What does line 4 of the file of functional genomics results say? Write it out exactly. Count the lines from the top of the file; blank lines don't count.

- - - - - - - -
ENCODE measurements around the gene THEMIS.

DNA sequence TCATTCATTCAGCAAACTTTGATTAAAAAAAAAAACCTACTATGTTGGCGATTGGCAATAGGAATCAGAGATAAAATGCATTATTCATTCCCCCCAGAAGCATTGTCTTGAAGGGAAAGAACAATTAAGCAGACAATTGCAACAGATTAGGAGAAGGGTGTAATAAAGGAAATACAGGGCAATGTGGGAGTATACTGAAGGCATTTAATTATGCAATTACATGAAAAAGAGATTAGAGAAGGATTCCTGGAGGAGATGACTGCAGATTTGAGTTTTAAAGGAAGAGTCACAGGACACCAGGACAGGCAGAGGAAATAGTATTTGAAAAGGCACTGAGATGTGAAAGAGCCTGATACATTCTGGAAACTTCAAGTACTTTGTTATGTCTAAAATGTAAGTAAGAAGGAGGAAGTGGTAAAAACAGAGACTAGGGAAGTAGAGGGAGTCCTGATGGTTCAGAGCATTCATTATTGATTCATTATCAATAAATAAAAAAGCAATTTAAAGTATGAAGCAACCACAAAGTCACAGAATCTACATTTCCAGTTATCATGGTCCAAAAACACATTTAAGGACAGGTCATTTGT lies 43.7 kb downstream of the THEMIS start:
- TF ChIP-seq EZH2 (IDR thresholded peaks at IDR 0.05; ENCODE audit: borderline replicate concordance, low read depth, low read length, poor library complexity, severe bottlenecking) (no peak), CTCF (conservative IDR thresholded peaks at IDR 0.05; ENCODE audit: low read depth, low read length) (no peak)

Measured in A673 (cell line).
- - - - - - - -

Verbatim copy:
Measured in A673 (cell line).